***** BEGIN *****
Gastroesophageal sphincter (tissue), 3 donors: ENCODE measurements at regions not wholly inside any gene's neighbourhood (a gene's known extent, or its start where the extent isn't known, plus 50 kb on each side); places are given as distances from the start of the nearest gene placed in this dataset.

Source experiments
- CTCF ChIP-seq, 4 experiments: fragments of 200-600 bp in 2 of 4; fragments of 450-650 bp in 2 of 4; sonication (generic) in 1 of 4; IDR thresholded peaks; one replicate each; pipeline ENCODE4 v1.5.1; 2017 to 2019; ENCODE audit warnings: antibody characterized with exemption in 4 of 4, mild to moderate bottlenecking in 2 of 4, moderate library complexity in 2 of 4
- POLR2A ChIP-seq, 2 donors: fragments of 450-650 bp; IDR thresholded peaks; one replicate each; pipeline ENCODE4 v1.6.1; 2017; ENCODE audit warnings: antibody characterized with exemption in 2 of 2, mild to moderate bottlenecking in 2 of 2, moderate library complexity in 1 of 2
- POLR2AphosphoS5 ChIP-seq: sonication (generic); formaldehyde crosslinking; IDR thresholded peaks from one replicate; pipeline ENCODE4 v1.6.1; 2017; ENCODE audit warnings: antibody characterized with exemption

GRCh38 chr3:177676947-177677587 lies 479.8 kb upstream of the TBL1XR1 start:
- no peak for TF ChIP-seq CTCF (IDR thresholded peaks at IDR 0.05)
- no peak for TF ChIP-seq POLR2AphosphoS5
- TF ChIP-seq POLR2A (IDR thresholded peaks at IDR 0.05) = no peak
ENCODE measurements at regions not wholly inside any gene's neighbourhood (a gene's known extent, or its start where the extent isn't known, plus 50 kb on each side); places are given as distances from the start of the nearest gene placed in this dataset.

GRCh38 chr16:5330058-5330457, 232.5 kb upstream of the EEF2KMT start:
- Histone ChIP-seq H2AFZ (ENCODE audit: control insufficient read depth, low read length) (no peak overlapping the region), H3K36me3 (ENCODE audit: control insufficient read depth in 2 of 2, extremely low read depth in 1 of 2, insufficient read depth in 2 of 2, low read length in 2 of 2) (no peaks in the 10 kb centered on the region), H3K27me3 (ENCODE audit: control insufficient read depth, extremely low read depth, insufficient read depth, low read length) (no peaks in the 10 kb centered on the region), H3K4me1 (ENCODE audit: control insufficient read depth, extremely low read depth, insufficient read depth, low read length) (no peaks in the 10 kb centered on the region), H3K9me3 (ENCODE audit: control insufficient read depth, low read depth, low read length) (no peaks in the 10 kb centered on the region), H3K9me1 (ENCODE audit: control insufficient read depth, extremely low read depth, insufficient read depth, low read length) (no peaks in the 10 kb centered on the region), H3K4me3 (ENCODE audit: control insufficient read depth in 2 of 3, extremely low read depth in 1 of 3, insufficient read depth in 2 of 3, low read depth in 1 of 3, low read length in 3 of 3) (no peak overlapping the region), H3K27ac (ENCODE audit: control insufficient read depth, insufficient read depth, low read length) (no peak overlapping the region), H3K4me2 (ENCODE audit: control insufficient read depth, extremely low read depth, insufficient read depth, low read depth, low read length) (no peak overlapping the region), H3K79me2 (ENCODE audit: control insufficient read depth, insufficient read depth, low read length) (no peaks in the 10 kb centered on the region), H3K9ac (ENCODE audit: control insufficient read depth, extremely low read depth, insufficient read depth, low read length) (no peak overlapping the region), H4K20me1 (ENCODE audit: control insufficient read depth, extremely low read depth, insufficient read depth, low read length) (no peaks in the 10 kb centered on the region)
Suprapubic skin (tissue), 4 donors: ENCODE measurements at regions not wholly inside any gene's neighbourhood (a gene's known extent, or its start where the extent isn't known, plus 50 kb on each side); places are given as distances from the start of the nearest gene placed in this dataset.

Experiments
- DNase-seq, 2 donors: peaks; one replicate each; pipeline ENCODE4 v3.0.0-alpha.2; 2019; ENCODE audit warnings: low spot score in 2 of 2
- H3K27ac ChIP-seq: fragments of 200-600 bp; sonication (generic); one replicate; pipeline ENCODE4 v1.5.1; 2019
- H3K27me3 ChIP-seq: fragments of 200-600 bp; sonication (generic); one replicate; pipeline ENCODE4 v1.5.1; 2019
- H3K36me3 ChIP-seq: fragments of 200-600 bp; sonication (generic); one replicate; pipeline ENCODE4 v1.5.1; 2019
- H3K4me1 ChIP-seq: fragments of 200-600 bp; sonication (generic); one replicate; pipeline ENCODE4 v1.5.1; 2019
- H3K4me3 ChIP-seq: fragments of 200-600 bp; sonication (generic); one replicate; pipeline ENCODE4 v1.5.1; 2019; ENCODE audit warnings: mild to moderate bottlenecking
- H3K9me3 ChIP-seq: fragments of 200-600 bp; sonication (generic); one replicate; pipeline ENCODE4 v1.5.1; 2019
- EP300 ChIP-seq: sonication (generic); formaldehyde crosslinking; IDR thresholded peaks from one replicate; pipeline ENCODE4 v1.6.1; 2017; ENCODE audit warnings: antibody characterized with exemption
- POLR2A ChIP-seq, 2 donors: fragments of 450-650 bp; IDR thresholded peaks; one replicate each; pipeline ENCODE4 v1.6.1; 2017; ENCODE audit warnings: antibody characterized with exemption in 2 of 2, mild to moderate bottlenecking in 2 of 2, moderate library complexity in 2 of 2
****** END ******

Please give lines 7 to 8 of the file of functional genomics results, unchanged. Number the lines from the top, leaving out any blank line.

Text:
- no peak for TF ChIP-seq CTCF (IDR thresholded peaks at IDR 0.05)
- no peak for TF ChIP-seq POLR2AphosphoS5